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The UK/Ireland Ozone Hole ~ The episode of rare polar stratospheric clouds (PSCs) over Ireland and UK started on 31st January and has so far lasted three days. The picture above was taken after sunset on 2nd February and shows extensive Type I (acid droplet) and some Type II (nacreous ice) stratospheric cloud. More pictures are below – earlier images here 1,2,3.

French Alps

Dawn on Feb 1st.

Far south for PSCs but the stratospheric temperature there was low enough for them to form.

Sightings in The Netherlands afternoon and evening of 2nd February.

At left the scene suggests predominantly Type I (acid) PSCs as in the topmost image.


Another daytime sighting at Deventer in The Netherlands.

PSCs come in several types.  Only Type II (nacreous) are the bright and strongly iridescent ones.    Nacreous clouds are tiny ice crystals and are fairly benign.    Type I PSCs are another matter!   They are very small droplets of nitric and sulphur acids. Strange as it seems, these clouds are completely natural. But they act on chemicals that we emit into the air.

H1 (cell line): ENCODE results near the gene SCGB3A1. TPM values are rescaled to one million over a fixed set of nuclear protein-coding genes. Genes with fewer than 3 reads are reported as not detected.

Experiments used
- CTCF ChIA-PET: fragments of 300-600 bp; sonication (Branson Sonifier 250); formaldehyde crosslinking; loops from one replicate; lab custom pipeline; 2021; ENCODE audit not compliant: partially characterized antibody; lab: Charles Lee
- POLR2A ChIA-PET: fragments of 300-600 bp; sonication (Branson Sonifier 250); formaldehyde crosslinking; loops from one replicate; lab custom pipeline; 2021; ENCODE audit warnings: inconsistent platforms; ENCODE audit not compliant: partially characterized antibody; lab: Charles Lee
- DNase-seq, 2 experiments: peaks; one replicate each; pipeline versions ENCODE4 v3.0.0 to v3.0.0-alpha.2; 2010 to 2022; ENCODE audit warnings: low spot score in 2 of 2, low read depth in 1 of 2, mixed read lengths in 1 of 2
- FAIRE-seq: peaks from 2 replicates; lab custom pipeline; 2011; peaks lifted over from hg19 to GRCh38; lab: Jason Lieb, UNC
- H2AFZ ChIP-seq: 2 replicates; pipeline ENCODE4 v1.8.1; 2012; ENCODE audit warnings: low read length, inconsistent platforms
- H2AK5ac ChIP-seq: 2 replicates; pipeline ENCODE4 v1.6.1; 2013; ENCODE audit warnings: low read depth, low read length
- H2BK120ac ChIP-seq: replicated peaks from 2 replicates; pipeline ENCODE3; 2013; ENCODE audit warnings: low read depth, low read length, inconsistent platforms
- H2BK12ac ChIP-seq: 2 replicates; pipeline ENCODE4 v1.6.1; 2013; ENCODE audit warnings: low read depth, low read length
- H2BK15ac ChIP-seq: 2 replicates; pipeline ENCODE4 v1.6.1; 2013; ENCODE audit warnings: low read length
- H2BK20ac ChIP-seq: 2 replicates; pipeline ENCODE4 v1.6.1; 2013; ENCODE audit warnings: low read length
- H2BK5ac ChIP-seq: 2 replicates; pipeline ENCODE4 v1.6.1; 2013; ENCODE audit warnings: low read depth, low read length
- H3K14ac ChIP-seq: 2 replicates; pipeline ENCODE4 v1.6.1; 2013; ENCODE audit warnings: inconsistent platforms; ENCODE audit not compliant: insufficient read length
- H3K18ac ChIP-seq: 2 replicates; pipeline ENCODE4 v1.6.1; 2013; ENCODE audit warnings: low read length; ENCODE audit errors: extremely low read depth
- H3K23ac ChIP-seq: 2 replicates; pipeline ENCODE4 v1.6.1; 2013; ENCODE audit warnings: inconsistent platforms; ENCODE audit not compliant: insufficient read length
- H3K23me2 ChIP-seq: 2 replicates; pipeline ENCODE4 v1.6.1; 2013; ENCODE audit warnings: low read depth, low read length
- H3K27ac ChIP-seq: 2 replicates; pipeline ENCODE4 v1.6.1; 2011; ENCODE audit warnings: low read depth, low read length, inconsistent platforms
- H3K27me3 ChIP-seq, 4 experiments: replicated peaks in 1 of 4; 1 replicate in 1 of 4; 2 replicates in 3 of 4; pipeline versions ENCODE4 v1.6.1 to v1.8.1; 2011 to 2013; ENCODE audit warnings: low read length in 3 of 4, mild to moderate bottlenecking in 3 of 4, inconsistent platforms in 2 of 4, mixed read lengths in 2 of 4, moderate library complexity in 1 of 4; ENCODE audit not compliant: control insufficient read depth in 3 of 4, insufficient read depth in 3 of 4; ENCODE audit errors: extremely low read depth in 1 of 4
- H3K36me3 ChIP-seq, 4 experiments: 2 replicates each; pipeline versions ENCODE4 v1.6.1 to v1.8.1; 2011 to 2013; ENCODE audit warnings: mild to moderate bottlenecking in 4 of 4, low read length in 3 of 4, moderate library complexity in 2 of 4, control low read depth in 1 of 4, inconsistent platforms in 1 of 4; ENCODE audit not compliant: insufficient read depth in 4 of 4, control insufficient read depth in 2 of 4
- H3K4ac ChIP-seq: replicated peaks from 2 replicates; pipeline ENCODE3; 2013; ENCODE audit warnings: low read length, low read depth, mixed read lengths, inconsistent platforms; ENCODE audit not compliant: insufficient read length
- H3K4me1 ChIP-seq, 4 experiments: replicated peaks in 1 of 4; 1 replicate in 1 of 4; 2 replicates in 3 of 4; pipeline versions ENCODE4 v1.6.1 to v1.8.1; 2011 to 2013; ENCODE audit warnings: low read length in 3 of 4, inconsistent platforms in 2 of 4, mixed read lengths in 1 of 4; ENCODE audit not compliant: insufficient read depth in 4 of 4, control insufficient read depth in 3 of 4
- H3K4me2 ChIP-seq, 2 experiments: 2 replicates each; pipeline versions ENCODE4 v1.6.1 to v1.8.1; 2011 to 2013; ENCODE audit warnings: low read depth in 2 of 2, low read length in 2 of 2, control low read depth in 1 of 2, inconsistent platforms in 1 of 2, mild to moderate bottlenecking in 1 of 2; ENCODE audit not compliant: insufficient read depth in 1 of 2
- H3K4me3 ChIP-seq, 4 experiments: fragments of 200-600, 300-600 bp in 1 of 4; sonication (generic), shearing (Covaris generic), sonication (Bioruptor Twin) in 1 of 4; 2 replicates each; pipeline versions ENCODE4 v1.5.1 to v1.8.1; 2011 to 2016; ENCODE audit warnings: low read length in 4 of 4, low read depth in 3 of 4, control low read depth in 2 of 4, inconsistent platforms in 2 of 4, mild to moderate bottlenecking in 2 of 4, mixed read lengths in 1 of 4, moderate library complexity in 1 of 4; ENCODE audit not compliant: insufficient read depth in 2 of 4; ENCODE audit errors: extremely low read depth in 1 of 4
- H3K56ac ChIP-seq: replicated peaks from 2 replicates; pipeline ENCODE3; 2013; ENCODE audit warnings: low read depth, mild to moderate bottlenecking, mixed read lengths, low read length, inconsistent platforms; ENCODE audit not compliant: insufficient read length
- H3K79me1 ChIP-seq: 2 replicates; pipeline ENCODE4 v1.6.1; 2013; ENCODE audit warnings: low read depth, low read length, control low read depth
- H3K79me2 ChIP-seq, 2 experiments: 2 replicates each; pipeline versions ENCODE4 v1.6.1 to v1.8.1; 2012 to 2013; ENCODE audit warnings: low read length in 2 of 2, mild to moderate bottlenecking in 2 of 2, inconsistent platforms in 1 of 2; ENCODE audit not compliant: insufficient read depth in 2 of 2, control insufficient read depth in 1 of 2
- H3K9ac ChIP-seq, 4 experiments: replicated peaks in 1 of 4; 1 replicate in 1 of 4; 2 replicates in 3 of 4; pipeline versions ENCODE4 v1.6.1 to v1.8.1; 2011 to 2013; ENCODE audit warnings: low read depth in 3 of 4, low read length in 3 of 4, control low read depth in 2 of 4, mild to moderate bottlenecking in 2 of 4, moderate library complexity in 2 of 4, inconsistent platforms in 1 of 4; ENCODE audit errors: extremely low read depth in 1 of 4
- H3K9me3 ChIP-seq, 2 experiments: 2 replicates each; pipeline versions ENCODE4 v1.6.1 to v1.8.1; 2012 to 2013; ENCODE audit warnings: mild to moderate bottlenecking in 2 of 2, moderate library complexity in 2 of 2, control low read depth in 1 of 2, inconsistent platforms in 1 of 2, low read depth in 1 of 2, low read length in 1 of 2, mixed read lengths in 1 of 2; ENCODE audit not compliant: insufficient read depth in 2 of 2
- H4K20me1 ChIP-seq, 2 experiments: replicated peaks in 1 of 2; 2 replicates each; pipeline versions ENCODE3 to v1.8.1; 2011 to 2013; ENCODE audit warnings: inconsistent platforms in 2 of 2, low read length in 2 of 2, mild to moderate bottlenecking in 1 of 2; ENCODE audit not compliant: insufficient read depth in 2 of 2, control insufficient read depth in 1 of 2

The acid droplets destroy the stratospheric ozone layer that protects us from harmful solar ultra-violet rays.  They catalyse unreactive forms of man-made chlorine into active free radicals (for example ClO, chlorine monoxide). The radicals destroy many ozone molecules in a series of chain reactions. Type I clouds also remove gaseous nitric acid from the stratosphere which would otherwise combine with ClO to form less reactive forms of chlorine.

The Type I clouds have produced an ozone hole over UK/Ireland
Ozone concentrations at noon on February 1, '16

Blue is lowest. There is a hole over Ireland/UK

From NASA Arctic Ozone Watch, GSFC